Medicare, Social Security march toward insolvency

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Social Security and Medicare are marching steadily toward insolvency, according to a report released Monday by the trustees for the two entitlement programs.

While the report found some improvement for Medicare, which will now be able to meet its obligations until 2030, four years later than projected a year ago, the overall message continued to paint a dire long-term picture for the two programs.

Both will come under more strain amid a flood of retirees in the coming years, the trustees said. And the pressure will grow as Washington’s attention has turned away from any debate over changing the programs.

Treasury Secretary Jack Lew told reporters Monday that Medicare and Social Security were “fundamentally secure” but acknowledged that Washington would have to come together to make changes to ensure the programs’ long-term solvency.

“We must make manageable changes now, so we do not have to make drastic changes later,” said Lew, one of the trustees for the programs.

At the same time, Lew also insisted that President Obama wouldn’t back any changes that cut benefits for future retirees, underscoring the divide between Democrats and Republicans that has, for years, blunted any chance at entitlement reform.

The response to the trustees’ report illustrates how the debate over deficits and federal spending has been largely shunted to the sidelines this election year, after driving the GOP to the House majority in 2010 and remaining a core issue in Obama’s 2012 reelection.

That’s left some budget hawks and policy analysts worried that the White House and lawmakers would be able to avoid the pressure to act on shoring up entitlement programs.

Even House Budget Committee Chairman Paul Ryan (R-Wis.), the Republicans’ 2012 vice presidential nominee and the author of a series of budgets that seek to overhaul Medicare, is branching out to other issues, releasing a new discussion draft last week on battling poverty.

On Monday, the trustees acknowledged that long-term projections for the Medicare can be difficult, given the quick advances in science and medical care.

Lew chalked up at least part of the recent declines in the growth of healthcare spending to ObamaCare, noting that Medicare has gained an extra 13 years in projected solvency since the trustees’ last report before Congress enacted the Affordable Care Act.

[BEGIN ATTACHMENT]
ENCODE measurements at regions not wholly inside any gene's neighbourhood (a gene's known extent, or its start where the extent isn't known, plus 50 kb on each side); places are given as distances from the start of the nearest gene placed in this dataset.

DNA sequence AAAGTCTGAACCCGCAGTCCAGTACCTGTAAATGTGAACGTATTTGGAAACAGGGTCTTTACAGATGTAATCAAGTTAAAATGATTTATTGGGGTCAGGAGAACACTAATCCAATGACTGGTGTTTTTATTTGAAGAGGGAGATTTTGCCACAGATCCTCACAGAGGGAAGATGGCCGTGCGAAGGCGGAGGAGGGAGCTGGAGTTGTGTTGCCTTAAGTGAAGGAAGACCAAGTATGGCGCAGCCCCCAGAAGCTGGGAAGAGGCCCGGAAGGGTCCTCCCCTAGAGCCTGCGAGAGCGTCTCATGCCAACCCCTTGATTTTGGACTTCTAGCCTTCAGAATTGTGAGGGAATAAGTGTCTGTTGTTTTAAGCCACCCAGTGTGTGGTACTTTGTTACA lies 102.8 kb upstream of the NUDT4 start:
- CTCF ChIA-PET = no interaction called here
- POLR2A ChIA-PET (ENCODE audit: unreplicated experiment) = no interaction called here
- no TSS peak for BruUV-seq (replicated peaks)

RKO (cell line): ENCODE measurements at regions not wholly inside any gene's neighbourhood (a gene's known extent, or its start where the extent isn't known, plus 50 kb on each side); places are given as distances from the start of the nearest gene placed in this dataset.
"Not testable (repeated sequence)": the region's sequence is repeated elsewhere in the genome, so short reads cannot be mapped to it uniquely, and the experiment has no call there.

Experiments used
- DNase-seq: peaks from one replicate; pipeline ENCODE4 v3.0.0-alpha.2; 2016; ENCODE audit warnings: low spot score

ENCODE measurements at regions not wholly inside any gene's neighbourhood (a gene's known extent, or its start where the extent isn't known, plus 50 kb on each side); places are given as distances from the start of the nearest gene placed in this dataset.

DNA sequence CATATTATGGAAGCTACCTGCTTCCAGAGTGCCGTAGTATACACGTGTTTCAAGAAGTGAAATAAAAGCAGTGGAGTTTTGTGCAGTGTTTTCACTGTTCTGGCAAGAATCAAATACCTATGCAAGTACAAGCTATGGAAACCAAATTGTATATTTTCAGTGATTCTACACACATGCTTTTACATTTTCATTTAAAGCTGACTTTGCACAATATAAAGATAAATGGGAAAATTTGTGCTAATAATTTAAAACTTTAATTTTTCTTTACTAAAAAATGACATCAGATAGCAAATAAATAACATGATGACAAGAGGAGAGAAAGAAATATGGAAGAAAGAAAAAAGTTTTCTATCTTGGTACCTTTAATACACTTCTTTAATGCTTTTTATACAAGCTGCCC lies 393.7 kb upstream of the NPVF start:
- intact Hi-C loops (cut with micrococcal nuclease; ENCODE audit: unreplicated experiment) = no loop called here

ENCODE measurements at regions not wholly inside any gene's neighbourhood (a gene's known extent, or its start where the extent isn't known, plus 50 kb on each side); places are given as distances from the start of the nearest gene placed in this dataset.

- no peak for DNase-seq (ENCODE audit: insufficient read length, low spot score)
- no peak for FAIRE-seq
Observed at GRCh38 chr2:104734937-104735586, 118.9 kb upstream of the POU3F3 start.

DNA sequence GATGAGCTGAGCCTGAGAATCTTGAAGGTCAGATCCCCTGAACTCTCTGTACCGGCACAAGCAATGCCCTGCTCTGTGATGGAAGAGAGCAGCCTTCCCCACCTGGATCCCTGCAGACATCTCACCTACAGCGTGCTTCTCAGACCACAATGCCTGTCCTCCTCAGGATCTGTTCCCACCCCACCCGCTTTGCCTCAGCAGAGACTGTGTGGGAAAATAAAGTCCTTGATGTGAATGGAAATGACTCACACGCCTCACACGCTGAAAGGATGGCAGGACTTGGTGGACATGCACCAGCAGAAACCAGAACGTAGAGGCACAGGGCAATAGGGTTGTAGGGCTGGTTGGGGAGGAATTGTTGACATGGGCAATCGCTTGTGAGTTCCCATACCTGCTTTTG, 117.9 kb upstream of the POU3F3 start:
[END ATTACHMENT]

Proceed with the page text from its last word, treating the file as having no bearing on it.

But the trustees also freely admitted it’s tough to figure out how much the sluggish economy in recent years helped drive the drop in healthcare spending and how much is attributed to more structural changes and cost restraints included in the healthcare law.

Medicare spending also came in lower than expected in a variety of areas last year, including on hospital visits.

“Lots of things are behind the slowdown,” said Robert Reischauer, a former Congressional Budget Office director and one of the two public trustees for Medicare and Social Security. “I think we’re probably many years away from being able to allocate these various factors with any kind of precision.”

Social Security saw fewer changes, with the trustees projecting that reserves for the retirement and disability trust funds would tap out in 2033, the same as last year.

The threat to Social Security’s disability trust fund, however, is more immediate. It is expected to use up its reserves in 2016.

Medicare and Social Security combine to make up about 40 percent of federal spending, with Medicare costing $583 billion in 2013 and Social Security $823 billion.

If the trust fund reserves were exhausted, both Medicare and Social Security would still be able to pay out most of what they would owe in benefits through tax revenue.

Social Security’s disability trust fund, for instance, would still be able to cover around 80 percent of payments, once its reserve is depleted in 2016. If both trust funds ran out of reserves in 2033, the payroll tax, which finances Social Security, could make around three-quarters of payments for the next 55 years.

Medicare could make about 85 percent of benefits payments in 2030, dropping down to around 75 percent by 2050.

Lew said Monday that the only reasonable way for Congress to shore up the disability trust fund for the short run would be to allocate more revenue from the payroll tax, a procedure that lawmakers have used in the past.

But Charles Blahous of the Hoover Institution, the other public trustee and only Republican of the group, cautioned that

Washington shouldn’t shortchange the issues facing Social Security.

Blahous told reporters Monday that the retirement and disability trust funds faced the same broader demographic pressures. The primary reason the disability trust fund could deplete its reserves sooner, Blahous said, was because most baby boomers who needed disability would have already claimed it, while many have yet to reach retirement age.

He added that the long-term fixes Social Security needs would already be more painful than the changes implemented three decades ago, the last time the program was revamped.

“Lawmakers would do well to act promptly,” Blahous said.

 — This story was posted at 12:15 p.m. and updated at 6:59 p.m. and 8:30 p.m.